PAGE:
On the other hand, in practice directors report to and are appointed/recalled by the general meeting/sole shareholder (in a one-tier system) or the supervisory board (in a two-tier system).

12. How does a director’s duties change if the company is in financial difficulties?

General liabilities and competencies of directors remain unchanged in case of financial difficulties. However, there are restrictions in payments toward the shareholders (e.g. dividends, loan repayments, etc.) in the case that a company has negative equity, while a director himself/herself is directly liable for compliance with this rule. 

In Serbia, there is no obligation for directors to file for bankruptcy when applicable. But under Serbian Bankruptcy Law, directors may be criminally liable for causing a company’s bankruptcy (e.g. by irrational expenditure, undertaking disproportionate obligations, etc.), or for causing a false bankruptcy with the aim of evading tax or damaging creditors.

13. What potential liabilities can a director incur?

A director(s) is liable for the damage caused to the company or the company’s shareholders by a breach of his/her duties, including damage caused from acting outside his/her authority (except if ratified by a relevant corporate body), non-compliance with his/her obligation to inform shareholders, or making unauthorised payments to the company’s shareholders.
A director can be held liable and may be penalised (as a responsible person within a company) jointly with the company for minor or commercial offences committed by the company.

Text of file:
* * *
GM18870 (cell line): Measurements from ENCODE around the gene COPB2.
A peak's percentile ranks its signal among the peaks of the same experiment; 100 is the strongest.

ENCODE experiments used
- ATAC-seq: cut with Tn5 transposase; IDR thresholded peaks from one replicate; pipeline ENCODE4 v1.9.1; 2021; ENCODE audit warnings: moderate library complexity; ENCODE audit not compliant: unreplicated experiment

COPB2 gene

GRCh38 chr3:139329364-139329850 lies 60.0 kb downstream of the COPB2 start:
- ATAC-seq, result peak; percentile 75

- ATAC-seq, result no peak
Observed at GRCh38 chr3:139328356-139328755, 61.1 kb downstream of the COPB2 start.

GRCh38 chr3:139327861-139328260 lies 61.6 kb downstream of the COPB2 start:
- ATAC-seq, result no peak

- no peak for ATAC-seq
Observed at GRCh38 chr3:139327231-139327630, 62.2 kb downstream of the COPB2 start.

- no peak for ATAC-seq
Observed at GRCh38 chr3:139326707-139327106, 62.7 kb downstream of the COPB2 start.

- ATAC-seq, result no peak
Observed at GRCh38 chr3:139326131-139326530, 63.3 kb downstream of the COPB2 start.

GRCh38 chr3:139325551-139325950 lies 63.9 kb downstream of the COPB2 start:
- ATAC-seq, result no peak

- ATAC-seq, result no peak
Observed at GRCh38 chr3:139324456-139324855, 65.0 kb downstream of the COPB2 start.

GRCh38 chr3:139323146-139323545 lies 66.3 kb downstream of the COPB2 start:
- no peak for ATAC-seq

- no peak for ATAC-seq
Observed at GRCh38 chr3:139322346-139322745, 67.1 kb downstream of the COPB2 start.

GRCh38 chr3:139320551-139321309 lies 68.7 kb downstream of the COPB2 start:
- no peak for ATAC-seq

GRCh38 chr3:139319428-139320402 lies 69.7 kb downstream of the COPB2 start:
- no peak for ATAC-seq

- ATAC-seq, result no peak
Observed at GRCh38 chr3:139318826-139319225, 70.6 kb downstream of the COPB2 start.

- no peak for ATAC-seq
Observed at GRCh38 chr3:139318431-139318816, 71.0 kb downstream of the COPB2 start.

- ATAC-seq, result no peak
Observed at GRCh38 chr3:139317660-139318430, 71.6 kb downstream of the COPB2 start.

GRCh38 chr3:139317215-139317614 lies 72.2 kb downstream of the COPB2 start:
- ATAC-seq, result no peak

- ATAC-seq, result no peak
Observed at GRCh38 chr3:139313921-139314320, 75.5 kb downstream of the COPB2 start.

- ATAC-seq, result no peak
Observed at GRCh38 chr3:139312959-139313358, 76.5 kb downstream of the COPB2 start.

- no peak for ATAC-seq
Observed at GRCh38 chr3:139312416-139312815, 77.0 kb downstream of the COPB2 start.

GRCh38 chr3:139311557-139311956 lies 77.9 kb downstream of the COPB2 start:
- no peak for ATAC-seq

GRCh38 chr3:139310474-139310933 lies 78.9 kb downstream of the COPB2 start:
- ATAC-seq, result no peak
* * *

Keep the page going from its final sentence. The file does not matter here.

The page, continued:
The CA even provides for criminal liability of directors in the following cases: giving false statements, entering intentionally into a legal transaction or taking legal action involving personal interests, breach of duty to avoid conflicts of interest and breach of limitations in his/her authority. However, directors are also liable for other criminal offences as provided for by the Criminal Code.

As a rule, a company is responsible for the damage caused to third parties by its governance bodies. However, a company is entitled to be compensated by directors who have caused the damage through their wilful misconduct or gross negligence.

14. How can a director limit his/her liability?

As a general rule, it is not possible to limit the liability of a director (or any other person) in respect of wilful misconduct or gross negligence. A cap on the amount of potential pecuniary compensation may be agreed, but only if it is not disproportionate to the actual damage suffered. If such damage is caused by wilful misconduct or gross negligence, the compensation limitation will not apply.

In practice, within a court dispute, a director may try to prove that a certain act/activity was not in his/her competence, that he/she relied on an expert’s opinion, or that he/she acted strictly upon the decision/approval of a relevant corporate body.


Coronavirus (COVID-19) considerations for directors

1. What are the key issues for directors during the COVID-19 crisis?

There are no specific issues for directors during the COVID-19 crisis other than those referring to the organisation of work. The Serbian Government has passed decrees and recommendations on how to manage work safely during the state of emergency, namely working in shifts, working from home, provision of safety equipment etc. 

2. What government relief measures have been made available to directors?

There are no government relief measures specifically designed for directors. However, if a director is an employee of the company he/she manages, the general government relief measures will apply to him/her: salary tax and social security contributions for the 3 months of the state of emergency will be due only from 4 January 2021, and the employer (company) will obtain direct payment for the director in the amount of a net minimal wage for 3 months.

3. What changes have been made to directors’ duties as a consequence of the COVID-19 crisis?

No changes have been made to directors’ duties as a consequence of the COVID-19 crisis.

Portrait of Marija Tešić
Marija Tešić
Partner
Belgrade